On the back of client feedback we now offer the possibility to customise the RSI levels on desktop and mobile devices. To do so, click on the RSI label once you have enable the indicator on your chart. This will open a dialog box that will allow you to change the levels (which are set at the default levels of 30/70), as well as customise the period and the colour of the lines.
What is RSI?
The Relative Strength Index is a momentum indicator that measures the magnitude of recent price changes to evaluate whether a stock is oversold or overbought. This indicator can oscillate between 0 and 100 and usually uses the level of 30 to indicate that a stock is oversold and the level of 70 to indicate that a stock is overbought.
The RSI indicator uses the average percentage gains and losses of a specific period which is usually the last 14 days. When a candle closes after a positive move (a green candle stick) the RSI value will increase, whilst after a negative move (a red candle stick) it will fall as the number. The RSI value will be 0 if stocks fall on all 14 days and 100 if the price moves up on all the days.
Like the price, the RSI creates highs and lows that can be connected to create resistance and support levels. In the same way as price action, these support and resistance levels can also be tested, broken and retested.
How RSI is used as a forward-looking indicator
These support and resistance levels can be broken on the RSI chart before they are broken on the price chart, which can create an opportunity to profit on a reversal before it takes place on the price. As with all indicators this is never a guarantee, however it does provide a qualitative supportive argument for possible price action.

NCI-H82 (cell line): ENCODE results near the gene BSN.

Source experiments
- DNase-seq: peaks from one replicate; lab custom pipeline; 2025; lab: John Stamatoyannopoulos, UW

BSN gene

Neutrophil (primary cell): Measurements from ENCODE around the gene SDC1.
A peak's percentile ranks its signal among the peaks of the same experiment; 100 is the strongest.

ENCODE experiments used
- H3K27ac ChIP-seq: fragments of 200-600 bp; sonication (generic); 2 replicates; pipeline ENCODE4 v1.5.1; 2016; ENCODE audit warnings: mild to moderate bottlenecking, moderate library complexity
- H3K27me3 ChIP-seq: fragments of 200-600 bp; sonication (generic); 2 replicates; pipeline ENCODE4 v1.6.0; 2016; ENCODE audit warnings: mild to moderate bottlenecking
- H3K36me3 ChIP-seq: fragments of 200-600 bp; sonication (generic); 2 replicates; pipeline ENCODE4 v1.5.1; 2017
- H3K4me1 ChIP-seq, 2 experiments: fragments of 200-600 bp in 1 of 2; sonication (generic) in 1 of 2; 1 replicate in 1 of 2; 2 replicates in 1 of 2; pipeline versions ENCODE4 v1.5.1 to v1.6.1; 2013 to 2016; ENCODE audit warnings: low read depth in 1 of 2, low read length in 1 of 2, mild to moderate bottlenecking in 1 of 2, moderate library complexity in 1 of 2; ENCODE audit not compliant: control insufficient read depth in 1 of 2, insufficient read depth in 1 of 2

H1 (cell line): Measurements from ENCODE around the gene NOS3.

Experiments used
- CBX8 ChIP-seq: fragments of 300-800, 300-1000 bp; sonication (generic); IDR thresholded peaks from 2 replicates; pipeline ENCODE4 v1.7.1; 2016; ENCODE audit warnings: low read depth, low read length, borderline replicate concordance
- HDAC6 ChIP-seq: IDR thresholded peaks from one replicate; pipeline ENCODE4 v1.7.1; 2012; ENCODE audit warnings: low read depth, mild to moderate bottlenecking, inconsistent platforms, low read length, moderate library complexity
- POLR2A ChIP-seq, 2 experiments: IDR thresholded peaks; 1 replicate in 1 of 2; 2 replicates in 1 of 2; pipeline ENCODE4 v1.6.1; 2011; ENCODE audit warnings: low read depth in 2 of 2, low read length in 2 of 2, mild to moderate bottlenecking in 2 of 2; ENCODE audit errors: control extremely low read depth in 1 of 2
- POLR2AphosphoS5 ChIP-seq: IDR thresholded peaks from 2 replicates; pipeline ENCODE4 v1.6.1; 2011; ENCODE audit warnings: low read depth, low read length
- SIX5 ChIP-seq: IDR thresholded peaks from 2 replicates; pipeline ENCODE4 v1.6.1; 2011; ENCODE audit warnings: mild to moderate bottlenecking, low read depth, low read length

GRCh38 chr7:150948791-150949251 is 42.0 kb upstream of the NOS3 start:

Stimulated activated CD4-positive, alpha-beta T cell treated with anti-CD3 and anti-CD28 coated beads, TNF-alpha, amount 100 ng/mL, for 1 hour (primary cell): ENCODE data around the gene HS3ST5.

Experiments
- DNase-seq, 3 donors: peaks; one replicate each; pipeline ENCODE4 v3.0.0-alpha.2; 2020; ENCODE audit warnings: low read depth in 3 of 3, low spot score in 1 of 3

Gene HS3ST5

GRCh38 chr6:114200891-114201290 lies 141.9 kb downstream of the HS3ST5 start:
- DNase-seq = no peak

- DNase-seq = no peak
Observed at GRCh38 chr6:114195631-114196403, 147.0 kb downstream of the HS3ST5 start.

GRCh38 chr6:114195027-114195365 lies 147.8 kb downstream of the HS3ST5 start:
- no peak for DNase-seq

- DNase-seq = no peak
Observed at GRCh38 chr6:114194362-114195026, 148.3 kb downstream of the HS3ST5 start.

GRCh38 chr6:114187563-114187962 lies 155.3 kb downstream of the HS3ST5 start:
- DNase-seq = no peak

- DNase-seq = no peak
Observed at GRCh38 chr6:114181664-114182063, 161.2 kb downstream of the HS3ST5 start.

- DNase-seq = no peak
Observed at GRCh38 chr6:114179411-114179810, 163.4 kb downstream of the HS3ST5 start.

Let’s look at the Eurodollar 1-hour chart as an example of this resistance break:
We can see that both the price and the RSI are testing a resistance level, but the breakthrough happens one candlestick before on the RSI chart than it does in the price chart. In this case, the RSI is a leading signal that offers possibility to enter the market at a more favourable price an hour before the actual price level breaks through the resistance level.
Why would you adjust the RSI levels?
For the RSI to be most effective, it has to be adjusted for the inherent volatility of a specific stock or market. In a very volatile environment the RSI is likely to hit the overbought and oversold levels with more frequency, weakening the reliability of the RSI as a leading indicator. When you widen the resistance and support levels you will probably have fewer trends, but they will possibly be better signals.
As can be seen on the FTSE100 15-minute graphs below, the RSI tests the 30-support level various times, but it is not until it tests the 20-support level that the price trends actually reverses.